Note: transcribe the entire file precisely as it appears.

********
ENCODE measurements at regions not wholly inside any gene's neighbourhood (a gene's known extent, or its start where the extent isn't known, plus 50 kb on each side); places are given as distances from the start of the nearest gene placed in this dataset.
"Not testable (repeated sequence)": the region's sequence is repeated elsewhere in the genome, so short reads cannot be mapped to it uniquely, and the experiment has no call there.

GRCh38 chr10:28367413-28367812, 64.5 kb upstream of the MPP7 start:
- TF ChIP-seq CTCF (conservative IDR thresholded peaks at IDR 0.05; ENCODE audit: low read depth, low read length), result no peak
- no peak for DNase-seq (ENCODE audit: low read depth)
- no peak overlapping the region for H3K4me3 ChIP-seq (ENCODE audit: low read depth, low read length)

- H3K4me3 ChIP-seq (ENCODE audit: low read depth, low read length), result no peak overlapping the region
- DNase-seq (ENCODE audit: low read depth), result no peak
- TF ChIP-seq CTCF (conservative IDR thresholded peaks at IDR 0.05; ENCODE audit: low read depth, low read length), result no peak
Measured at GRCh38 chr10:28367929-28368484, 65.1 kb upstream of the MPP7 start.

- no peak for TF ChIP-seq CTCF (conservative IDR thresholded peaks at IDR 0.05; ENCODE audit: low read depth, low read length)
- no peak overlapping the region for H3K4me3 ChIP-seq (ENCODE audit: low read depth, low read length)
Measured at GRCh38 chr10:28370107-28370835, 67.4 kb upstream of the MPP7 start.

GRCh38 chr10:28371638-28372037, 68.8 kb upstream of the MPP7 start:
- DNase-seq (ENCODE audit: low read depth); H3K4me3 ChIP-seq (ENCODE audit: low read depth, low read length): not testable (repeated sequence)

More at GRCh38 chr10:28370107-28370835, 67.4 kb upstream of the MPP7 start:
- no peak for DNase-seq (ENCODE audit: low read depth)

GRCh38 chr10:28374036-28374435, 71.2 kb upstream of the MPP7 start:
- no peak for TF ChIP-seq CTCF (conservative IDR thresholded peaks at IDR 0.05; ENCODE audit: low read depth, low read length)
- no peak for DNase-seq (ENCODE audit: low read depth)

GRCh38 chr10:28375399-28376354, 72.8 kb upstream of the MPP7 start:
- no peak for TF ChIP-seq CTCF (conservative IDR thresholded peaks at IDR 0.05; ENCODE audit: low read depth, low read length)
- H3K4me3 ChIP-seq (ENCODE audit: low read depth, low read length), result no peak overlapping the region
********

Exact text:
ENCODE measurements at regions not wholly inside any gene's neighbourhood (a gene's known extent, or its start where the extent isn't known, plus 50 kb on each side); places are given as distances from the start of the nearest gene placed in this dataset.
"Not testable (repeated sequence)": the region's sequence is repeated elsewhere in the genome, so short reads cannot be mapped to it uniquely, and the experiment has no call there.

GRCh38 chr10:28367413-28367812, 64.5 kb upstream of the MPP7 start:
- TF ChIP-seq CTCF (conservative IDR thresholded peaks at IDR 0.05; ENCODE audit: low read depth, low read length), result no peak
- no peak for DNase-seq (ENCODE audit: low read depth)
- no peak overlapping the region for H3K4me3 ChIP-seq (ENCODE audit: low read depth, low read length)

- H3K4me3 ChIP-seq (ENCODE audit: low read depth, low read length), result no peak overlapping the region
- DNase-seq (ENCODE audit: low read depth), result no peak
- TF ChIP-seq CTCF (conservative IDR thresholded peaks at IDR 0.05; ENCODE audit: low read depth, low read length), result no peak
Measured at GRCh38 chr10:28367929-28368484, 65.1 kb upstream of the MPP7 start.

- no peak for TF ChIP-seq CTCF (conservative IDR thresholded peaks at IDR 0.05; ENCODE audit: low read depth, low read length)
- no peak overlapping the region for H3K4me3 ChIP-seq (ENCODE audit: low read depth, low read length)
Measured at GRCh38 chr10:28370107-28370835, 67.4 kb upstream of the MPP7 start.

GRCh38 chr10:28371638-28372037, 68.8 kb upstream of the MPP7 start:
- DNase-seq (ENCODE audit: low read depth); H3K4me3 ChIP-seq (ENCODE audit: low read depth, low read length): not testable (repeated sequence)

More at GRCh38 chr10:28370107-28370835, 67.4 kb upstream of the MPP7 start:
- no peak for DNase-seq (ENCODE audit: low read depth)

GRCh38 chr10:28374036-28374435, 71.2 kb upstream of the MPP7 start:
- no peak for TF ChIP-seq CTCF (conservative IDR thresholded peaks at IDR 0.05; ENCODE audit: low read depth, low read length)
- no peak for DNase-seq (ENCODE audit: low read depth)

GRCh38 chr10:28375399-28376354, 72.8 kb upstream of the MPP7 start:
- no peak for TF ChIP-seq CTCF (conservative IDR thresholded peaks at IDR 0.05; ENCODE audit: low read depth, low read length)
- H3K4me3 ChIP-seq (ENCODE audit: low read depth, low read length), result no peak overlapping the region